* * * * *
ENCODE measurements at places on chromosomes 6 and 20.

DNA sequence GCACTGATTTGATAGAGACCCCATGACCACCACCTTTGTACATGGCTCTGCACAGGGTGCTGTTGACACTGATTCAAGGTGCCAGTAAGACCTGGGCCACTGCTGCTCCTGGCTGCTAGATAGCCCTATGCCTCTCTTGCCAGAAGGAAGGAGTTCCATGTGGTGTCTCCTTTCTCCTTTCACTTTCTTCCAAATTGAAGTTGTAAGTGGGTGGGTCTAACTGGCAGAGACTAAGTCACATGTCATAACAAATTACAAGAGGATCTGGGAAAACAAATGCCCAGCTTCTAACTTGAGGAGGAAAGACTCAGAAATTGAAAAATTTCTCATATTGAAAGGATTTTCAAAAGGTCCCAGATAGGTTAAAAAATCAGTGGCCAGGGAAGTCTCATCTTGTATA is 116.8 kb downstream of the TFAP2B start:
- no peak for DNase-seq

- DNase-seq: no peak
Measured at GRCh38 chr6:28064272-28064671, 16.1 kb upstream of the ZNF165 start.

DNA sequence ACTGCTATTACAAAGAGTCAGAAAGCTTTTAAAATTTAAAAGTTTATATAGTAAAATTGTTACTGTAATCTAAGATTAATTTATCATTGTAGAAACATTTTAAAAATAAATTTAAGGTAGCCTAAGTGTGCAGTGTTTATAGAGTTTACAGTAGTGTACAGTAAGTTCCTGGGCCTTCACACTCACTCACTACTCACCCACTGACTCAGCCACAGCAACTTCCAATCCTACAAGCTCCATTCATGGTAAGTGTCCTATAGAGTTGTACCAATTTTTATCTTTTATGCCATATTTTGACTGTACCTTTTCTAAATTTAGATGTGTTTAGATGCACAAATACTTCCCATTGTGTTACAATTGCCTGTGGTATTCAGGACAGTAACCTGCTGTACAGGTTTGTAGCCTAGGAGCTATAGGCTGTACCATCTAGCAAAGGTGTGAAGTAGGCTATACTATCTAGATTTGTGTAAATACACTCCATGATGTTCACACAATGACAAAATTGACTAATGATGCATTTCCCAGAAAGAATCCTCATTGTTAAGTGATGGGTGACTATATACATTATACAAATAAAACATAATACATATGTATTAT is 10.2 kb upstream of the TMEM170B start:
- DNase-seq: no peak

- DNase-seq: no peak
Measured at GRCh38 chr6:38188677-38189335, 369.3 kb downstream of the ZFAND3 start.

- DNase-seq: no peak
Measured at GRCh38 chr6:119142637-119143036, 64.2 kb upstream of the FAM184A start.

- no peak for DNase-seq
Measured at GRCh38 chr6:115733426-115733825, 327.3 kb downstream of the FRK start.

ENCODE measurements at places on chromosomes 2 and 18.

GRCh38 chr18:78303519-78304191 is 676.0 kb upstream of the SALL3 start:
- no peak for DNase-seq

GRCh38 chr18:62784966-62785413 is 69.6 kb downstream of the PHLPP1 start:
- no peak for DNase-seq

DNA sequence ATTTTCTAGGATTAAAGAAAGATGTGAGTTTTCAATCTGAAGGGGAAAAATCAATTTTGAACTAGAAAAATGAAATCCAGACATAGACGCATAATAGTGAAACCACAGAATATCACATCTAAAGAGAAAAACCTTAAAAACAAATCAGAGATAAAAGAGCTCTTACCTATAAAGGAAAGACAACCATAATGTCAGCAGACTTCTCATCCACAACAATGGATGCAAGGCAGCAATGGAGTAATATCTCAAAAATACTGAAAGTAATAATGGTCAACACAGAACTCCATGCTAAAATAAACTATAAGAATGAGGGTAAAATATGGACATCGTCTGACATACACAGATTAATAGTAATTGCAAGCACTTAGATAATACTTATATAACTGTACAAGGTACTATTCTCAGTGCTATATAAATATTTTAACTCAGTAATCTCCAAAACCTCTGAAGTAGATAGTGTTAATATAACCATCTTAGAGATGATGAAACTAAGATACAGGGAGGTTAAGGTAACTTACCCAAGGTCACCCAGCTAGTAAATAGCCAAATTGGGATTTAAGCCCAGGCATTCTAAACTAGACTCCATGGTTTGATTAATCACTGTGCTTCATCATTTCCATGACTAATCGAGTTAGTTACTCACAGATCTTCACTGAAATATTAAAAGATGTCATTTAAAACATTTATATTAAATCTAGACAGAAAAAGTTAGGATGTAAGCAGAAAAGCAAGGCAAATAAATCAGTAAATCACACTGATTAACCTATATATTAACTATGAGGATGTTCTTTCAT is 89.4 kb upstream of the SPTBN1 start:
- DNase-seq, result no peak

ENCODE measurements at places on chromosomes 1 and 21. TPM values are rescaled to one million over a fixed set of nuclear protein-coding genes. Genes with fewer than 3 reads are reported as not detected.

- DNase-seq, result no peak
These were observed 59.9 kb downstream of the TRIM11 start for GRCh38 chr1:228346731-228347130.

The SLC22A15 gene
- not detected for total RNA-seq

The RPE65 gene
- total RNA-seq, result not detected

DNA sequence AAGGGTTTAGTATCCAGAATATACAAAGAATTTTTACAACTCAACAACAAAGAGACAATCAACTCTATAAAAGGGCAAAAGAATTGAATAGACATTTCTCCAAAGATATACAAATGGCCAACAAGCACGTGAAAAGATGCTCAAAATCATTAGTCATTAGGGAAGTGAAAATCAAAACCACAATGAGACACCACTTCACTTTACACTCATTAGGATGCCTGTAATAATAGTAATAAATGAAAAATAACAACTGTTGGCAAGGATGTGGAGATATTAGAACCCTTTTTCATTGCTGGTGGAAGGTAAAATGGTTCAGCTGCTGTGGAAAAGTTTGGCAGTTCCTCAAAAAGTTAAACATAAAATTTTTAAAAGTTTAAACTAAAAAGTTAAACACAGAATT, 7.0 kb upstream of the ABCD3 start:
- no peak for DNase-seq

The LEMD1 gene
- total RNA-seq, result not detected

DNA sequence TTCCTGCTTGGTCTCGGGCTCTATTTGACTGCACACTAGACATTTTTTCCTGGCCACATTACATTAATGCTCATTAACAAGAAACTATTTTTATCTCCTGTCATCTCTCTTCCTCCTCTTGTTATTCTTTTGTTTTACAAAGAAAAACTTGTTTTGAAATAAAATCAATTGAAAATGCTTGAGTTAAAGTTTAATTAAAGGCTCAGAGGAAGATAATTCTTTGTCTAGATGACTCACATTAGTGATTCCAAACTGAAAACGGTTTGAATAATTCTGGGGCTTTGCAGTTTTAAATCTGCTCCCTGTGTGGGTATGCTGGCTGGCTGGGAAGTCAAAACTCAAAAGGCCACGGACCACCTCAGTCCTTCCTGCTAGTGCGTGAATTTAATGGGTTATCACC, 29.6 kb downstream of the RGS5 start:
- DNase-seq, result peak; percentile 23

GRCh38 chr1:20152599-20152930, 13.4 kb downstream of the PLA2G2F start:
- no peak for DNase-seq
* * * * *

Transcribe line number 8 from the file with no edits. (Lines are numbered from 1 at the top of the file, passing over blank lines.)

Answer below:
- DNase-seq: no peak